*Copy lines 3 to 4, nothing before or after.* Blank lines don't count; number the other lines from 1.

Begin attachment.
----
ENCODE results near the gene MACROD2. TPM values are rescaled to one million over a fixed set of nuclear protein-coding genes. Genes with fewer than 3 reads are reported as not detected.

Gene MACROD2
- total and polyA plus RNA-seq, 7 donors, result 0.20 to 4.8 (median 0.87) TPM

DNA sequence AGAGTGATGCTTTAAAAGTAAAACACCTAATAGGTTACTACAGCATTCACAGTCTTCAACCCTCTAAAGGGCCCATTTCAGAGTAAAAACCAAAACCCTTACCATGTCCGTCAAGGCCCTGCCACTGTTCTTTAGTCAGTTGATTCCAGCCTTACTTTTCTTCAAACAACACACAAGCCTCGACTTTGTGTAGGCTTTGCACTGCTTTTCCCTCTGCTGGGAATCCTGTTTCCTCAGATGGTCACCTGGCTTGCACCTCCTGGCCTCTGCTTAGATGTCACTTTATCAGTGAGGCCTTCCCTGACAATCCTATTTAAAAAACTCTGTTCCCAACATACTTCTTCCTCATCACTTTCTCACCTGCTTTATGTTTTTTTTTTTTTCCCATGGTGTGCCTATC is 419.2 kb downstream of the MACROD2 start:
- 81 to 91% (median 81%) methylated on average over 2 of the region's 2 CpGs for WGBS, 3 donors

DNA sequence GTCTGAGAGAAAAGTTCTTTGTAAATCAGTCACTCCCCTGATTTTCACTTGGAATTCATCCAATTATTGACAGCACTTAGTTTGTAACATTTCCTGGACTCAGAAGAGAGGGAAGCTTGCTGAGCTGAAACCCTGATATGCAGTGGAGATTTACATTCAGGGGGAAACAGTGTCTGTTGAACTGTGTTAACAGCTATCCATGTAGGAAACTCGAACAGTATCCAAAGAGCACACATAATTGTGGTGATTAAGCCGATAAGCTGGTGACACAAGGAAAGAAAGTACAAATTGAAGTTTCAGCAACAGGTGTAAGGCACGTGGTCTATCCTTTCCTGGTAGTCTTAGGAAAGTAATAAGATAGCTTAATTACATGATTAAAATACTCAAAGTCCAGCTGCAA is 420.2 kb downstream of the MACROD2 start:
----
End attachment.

- total and polyA plus RNA-seq, 7 donors, result 0.20 to 4.8 (median 0.87) TPM

DNA sequence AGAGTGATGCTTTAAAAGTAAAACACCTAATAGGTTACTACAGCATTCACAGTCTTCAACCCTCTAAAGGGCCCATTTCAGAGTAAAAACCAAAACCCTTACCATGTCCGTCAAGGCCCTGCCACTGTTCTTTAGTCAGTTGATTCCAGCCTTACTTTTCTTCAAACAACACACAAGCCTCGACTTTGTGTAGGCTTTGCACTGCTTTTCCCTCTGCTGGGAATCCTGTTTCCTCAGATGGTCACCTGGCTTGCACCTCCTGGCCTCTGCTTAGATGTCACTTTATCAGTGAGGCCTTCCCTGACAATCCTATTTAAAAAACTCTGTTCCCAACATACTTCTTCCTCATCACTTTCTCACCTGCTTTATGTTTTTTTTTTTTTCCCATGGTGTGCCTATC is 419.2 kb downstream of the MACROD2 start: